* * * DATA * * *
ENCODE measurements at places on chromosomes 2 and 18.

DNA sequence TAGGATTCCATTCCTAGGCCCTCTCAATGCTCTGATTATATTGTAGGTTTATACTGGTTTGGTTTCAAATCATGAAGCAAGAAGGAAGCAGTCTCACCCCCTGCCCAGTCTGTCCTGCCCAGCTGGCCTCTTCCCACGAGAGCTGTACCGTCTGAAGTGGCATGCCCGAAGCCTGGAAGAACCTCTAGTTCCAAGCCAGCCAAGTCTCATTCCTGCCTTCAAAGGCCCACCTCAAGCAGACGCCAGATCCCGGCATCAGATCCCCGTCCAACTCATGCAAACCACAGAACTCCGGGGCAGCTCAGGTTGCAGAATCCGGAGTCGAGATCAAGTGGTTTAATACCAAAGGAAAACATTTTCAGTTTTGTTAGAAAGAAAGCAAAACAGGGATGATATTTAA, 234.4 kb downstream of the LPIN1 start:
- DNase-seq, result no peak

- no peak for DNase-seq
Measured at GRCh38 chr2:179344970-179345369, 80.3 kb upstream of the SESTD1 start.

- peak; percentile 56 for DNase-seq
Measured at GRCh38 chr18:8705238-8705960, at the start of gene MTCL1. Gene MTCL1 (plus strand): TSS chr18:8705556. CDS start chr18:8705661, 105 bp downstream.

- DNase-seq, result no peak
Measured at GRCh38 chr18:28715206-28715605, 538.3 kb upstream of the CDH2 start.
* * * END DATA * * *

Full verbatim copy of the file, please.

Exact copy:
ENCODE measurements at places on chromosomes 2 and 18.

DNA sequence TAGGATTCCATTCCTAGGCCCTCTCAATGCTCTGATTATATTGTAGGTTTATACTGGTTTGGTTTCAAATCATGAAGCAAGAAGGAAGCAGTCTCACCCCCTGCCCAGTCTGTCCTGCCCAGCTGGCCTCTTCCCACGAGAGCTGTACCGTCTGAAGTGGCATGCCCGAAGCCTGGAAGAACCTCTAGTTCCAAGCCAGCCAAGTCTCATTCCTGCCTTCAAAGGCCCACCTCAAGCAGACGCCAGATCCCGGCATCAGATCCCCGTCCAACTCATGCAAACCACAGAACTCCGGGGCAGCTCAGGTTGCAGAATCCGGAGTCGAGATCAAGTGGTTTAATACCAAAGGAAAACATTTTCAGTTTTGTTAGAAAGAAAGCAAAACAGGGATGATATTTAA, 234.4 kb downstream of the LPIN1 start:
- DNase-seq, result no peak

- no peak for DNase-seq
Measured at GRCh38 chr2:179344970-179345369, 80.3 kb upstream of the SESTD1 start.

- peak; percentile 56 for DNase-seq
Measured at GRCh38 chr18:8705238-8705960, at the start of gene MTCL1. Gene MTCL1 (plus strand): TSS chr18:8705556. CDS start chr18:8705661, 105 bp downstream.

- DNase-seq, result no peak
Measured at GRCh38 chr18:28715206-28715605, 538.3 kb upstream of the CDH2 start.